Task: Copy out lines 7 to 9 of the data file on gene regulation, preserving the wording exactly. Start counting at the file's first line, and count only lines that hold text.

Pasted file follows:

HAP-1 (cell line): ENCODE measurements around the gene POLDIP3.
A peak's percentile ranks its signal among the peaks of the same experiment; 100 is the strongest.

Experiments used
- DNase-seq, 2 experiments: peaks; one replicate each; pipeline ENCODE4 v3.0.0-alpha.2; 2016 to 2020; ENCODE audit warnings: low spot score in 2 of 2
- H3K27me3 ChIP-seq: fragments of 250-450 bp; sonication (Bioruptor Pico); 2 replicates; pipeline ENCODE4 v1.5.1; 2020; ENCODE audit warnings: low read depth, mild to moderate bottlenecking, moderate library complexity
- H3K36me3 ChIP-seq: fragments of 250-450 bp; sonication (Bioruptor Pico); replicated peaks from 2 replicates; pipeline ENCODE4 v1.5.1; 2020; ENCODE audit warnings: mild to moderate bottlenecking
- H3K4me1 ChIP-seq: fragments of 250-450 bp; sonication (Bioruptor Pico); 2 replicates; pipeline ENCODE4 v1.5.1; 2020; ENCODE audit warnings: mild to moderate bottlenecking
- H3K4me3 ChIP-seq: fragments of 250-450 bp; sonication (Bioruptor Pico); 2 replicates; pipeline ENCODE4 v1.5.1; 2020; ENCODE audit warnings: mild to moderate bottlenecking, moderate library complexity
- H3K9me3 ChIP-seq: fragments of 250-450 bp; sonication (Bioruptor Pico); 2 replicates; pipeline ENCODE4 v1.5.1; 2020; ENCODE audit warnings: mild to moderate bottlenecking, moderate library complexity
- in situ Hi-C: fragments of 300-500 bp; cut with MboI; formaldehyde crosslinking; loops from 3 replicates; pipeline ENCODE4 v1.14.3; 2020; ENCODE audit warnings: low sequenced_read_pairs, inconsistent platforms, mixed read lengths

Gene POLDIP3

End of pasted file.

- H3K4me1 ChIP-seq: fragments of 250-450 bp; sonication (Bioruptor Pico); 2 replicates; pipeline ENCODE4 v1.5.1; 2020; ENCODE audit warnings: mild to moderate bottlenecking
- H3K4me3 ChIP-seq: fragments of 250-450 bp; sonication (Bioruptor Pico); 2 replicates; pipeline ENCODE4 v1.5.1; 2020; ENCODE audit warnings: mild to moderate bottlenecking, moderate library complexity
- H3K9me3 ChIP-seq: fragments of 250-450 bp; sonication (Bioruptor Pico); 2 replicates; pipeline ENCODE4 v1.5.1; 2020; ENCODE audit warnings: mild to moderate bottlenecking, moderate library complexity